Monday, 16 December 2013
Driving While Old
Aside from dementia, nothing at the moment frightens me more than losing driving privileges. Even if you live in a place with good public transportation such as New York City or Portland, Oregon, it's not the same.
There are half a dozen food markets in my area; each has its advantages and drawbacks so I shop them all. Not all at once and not all in one day but regularly, depending on what I want or need.
Only one is within walking distance and whether walking or riding a bus, I wouldn't always be able to carry all I want so without a car, I would to without some things I would like to have.
And that's just food. It's quite a trek by bus to other places I want to go sometimes – a certain kind of shopping, a restaurant, movie theaters, physician, etc. - and some of those would require changing buses at least once and more than a hour's travel compared to 15-20 minutes by car.
On Saturday, The New York Times published an excellent story about efforts being made to help keep elders driving for as long as possible:
”Instead of handing over his keys, though, Mr. Cullon, who lives in Albany, decided to consult a driving rehabilitation specialist.
She rode with him, observing how well he used his feet, how good his reflexes were and how good his range of motion was in his shoulders and neck. Then she pronounced him fit to take the wheel.”
Times reporter, Alina Tugend, writes that according to the National Transportation Safety Administration, there are currently 35 million licensed drivers older than 65 and that scares a lot of people. However, writes Tugend,
”...the common perception, that the only real choice is between ignoring the difficulties faced by elderly drivers and taking away the car keys, is wrong.
“'We’re evolving in our thinking,' said Jodi Olshevski, a gerontologist and executive director of the Hartford insurance company’s Center for Mature Market Excellence.
"'We’re not just looking at the transition from driver to passenger, but how we can empower drivers to extend their driving as long as possible.'”
And here is a fact you might have guessed if you have been reading TimeGoesBy for any length of time: just as individual people age at dramatically different rates from one another, so it is with elders' driving skills. As AAA spokesperson, Sharon Gilmartin told Tugend:
“'A 50-year-old driver may not be safe, and a 95-year-old driver may function perfectly,' she said. 'Driving is a function of ability, not age.'”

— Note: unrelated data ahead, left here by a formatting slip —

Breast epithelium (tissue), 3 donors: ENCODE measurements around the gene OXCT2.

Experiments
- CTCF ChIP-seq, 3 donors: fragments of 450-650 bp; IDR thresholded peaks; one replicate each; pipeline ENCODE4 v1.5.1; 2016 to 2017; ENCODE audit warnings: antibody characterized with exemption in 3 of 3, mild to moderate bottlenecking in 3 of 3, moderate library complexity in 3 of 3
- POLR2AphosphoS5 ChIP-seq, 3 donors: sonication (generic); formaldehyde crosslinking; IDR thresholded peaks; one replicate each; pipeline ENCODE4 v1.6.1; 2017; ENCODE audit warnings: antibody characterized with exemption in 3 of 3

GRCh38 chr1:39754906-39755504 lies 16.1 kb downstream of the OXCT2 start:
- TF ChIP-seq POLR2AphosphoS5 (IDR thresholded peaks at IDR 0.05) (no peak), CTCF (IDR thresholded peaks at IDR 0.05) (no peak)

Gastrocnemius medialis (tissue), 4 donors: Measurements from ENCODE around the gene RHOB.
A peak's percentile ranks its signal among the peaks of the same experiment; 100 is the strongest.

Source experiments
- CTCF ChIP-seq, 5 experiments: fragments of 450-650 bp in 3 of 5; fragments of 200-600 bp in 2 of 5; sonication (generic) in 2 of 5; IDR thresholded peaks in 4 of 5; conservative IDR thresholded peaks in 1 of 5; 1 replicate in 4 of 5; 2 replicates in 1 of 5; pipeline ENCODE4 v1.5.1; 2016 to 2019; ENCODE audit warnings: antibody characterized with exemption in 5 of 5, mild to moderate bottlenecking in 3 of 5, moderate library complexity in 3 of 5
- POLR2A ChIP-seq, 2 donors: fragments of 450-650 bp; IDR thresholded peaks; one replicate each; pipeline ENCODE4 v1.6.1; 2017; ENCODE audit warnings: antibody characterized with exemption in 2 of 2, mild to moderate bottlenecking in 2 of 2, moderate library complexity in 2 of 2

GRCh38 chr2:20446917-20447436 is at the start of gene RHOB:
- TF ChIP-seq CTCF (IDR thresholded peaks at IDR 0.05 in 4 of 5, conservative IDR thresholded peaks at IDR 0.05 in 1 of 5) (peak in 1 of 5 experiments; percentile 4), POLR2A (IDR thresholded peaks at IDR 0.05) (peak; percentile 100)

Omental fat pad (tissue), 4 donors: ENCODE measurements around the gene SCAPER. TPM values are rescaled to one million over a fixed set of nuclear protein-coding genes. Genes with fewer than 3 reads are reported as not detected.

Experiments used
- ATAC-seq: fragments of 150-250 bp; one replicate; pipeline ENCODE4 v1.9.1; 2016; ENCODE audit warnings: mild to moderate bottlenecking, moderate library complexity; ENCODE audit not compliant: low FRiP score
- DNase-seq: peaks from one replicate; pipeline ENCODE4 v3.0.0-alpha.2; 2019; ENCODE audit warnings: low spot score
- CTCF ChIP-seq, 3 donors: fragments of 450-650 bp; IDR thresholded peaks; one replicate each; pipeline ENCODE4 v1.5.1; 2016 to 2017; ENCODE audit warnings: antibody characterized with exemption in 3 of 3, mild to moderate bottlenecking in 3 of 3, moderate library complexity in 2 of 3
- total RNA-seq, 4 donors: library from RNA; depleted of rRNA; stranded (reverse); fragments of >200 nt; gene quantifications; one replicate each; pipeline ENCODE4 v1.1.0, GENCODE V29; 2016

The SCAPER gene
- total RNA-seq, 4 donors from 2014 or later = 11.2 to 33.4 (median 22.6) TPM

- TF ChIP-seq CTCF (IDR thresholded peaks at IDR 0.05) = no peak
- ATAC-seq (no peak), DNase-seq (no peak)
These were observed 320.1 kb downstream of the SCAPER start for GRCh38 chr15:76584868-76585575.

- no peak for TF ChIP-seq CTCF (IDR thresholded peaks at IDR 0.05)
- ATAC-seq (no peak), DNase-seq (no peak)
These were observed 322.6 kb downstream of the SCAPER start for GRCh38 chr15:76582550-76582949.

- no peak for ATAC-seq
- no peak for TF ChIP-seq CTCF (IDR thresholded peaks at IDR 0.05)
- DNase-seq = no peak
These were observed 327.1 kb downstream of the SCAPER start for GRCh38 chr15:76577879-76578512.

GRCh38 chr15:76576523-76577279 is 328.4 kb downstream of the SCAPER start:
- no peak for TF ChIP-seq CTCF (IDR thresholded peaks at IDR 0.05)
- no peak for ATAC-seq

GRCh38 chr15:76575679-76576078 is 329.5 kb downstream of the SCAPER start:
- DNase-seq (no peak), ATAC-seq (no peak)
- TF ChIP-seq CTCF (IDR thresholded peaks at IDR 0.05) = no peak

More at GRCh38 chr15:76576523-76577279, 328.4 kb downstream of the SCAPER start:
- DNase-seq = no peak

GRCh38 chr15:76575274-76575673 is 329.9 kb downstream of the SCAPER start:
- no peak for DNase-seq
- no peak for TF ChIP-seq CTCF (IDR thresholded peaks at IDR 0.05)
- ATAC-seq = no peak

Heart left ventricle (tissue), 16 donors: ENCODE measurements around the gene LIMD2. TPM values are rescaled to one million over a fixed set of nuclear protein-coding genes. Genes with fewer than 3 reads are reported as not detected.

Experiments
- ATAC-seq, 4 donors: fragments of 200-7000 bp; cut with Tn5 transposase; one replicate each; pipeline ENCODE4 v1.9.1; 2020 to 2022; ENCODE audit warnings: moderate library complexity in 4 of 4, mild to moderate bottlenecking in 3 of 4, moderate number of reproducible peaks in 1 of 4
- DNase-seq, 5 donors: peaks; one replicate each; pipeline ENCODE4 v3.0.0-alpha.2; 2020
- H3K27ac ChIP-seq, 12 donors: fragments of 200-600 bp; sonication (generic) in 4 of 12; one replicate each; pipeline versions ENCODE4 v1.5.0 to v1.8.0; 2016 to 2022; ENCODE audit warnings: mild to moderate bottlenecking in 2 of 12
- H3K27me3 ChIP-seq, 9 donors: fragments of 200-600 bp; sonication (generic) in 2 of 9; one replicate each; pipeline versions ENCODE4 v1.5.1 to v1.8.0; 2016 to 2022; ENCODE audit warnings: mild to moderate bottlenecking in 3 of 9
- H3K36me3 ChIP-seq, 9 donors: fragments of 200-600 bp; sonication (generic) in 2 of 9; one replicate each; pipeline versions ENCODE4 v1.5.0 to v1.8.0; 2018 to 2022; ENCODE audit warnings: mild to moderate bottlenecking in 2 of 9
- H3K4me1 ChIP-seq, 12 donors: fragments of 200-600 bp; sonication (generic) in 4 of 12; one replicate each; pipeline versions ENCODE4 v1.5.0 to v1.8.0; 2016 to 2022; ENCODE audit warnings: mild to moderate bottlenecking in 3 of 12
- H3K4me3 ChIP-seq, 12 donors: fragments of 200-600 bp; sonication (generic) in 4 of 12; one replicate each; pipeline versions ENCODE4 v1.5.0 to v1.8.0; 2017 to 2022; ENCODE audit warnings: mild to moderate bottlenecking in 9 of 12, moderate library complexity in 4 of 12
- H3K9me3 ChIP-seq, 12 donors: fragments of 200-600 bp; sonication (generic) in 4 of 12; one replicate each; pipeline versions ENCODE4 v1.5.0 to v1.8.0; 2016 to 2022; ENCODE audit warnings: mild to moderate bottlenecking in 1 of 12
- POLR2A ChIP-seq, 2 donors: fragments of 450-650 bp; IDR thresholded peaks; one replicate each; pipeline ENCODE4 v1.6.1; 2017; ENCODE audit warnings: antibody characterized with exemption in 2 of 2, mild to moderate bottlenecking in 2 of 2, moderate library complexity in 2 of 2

Here's what else Gilmartin told the Times reporter about age-related accident rates:
“'From 65 to 70 years old, you’re looking at rates similar to middle-aged drivers,' she said. In fact, older drivers are often safer, because they are less likely to speed, drive drunk or text while driving.
“But per mile traveled, fatal crash rates increase beginning at age 75 and rise sharply after age 80. That’s not necessarily because older people have more accidents but because they are more fragile and less likely to recover from serious injuries, Ms. Gilmartin said.
“Teenagers are much more likely to kill someone else in a crash; older adults are far more likely to kill themselves.”
So in addition to help from driving rehabilitation specialists, experts are leaning on technical improvements to automobiles to help elders drive longer. A couple of years ago during a visit to Ford Motor Company in Dearborn, Michigan, I experienced one of those improvements – the self-parking feature:
Many more are being incorporated into new cars every year – smart headlights, reverse monitoring systems, blindspot warning systems and more that you can read about here.
Like elder-targeted safety measures in other parts of life - grab bars in the bathroom are an example - what is good for old people is always and equally good for younger people too. All these improvements auto manufacturers are inventing are good for everyone.
I'm sorry I will not be in the market for a new car any time soon or, perhaps, ever. My 2004 PT Cruiser with 36,000 miles is doing to just fine (she said, frantically knocking wood) and buying another would be a huge financial stretch.
A lot of people and organizations are making other kinds of serious efforts to help aging drivers stay safely on the road for as long as possible.
After several years of study, The National Highway Transportation Safety Administration has just issued an Older Driver Traffic Safety Plan. You can read it here.
The MIT Age Lab working with the Hartford insurance company has developed a series of exercise videos with instructions on maintaining physical strength, range of motion, coordination and flexibility that will help keep elders driving longer. You can see those here.
The Insurance Institute for Highway Safety has just published a state-by-state list of license renewal requirements and other provisions for elder drivers that you can see here.
Most of all, I urge you to read Alina Tugend's entire Times story. It is thorough, informative and cogent and I am pleased to know that there are knowledgeable, accomplished people who are thoughtfully working to help keep me driving for as long as I can safely do it.
At The Elder Storytelling Place today, Vicki E. Jones: Strider's Surprise